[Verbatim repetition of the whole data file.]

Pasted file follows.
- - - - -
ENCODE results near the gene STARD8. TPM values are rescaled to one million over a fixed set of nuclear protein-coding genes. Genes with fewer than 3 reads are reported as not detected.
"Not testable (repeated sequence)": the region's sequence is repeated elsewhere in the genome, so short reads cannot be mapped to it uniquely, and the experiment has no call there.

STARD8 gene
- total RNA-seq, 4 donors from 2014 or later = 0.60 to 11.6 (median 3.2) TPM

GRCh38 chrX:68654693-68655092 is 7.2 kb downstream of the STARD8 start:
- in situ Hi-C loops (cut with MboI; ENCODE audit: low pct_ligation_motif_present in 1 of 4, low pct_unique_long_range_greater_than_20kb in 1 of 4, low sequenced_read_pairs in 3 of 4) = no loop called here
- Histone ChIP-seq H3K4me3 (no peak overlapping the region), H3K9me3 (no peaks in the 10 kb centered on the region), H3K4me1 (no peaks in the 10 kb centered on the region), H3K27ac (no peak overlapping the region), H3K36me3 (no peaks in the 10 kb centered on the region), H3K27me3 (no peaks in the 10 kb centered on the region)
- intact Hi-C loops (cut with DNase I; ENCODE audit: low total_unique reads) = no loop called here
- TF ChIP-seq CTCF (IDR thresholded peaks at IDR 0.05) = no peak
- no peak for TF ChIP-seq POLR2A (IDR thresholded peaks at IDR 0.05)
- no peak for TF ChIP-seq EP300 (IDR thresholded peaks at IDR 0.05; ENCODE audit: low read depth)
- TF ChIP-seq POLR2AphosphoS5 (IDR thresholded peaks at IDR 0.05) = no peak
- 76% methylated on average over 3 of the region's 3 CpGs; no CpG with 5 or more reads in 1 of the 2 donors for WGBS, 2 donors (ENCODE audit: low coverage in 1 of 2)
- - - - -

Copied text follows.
ENCODE results near the gene STARD8. TPM values are rescaled to one million over a fixed set of nuclear protein-coding genes. Genes with fewer than 3 reads are reported as not detected.
"Not testable (repeated sequence)": the region's sequence is repeated elsewhere in the genome, so short reads cannot be mapped to it uniquely, and the experiment has no call there.

STARD8 gene
- total RNA-seq, 4 donors from 2014 or later = 0.60 to 11.6 (median 3.2) TPM

GRCh38 chrX:68654693-68655092 is 7.2 kb downstream of the STARD8 start:
- in situ Hi-C loops (cut with MboI; ENCODE audit: low pct_ligation_motif_present in 1 of 4, low pct_unique_long_range_greater_than_20kb in 1 of 4, low sequenced_read_pairs in 3 of 4) = no loop called here
- Histone ChIP-seq H3K4me3 (no peak overlapping the region), H3K9me3 (no peaks in the 10 kb centered on the region), H3K4me1 (no peaks in the 10 kb centered on the region), H3K27ac (no peak overlapping the region), H3K36me3 (no peaks in the 10 kb centered on the region), H3K27me3 (no peaks in the 10 kb centered on the region)
- intact Hi-C loops (cut with DNase I; ENCODE audit: low total_unique reads) = no loop called here
- TF ChIP-seq CTCF (IDR thresholded peaks at IDR 0.05) = no peak
- no peak for TF ChIP-seq POLR2A (IDR thresholded peaks at IDR 0.05)
- no peak for TF ChIP-seq EP300 (IDR thresholded peaks at IDR 0.05; ENCODE audit: low read depth)
- TF ChIP-seq POLR2AphosphoS5 (IDR thresholded peaks at IDR 0.05) = no peak
- 76% methylated on average over 3 of the region's 3 CpGs; no CpG with 5 or more reads in 1 of the 2 donors for WGBS, 2 donors (ENCODE audit: low coverage in 1 of 2)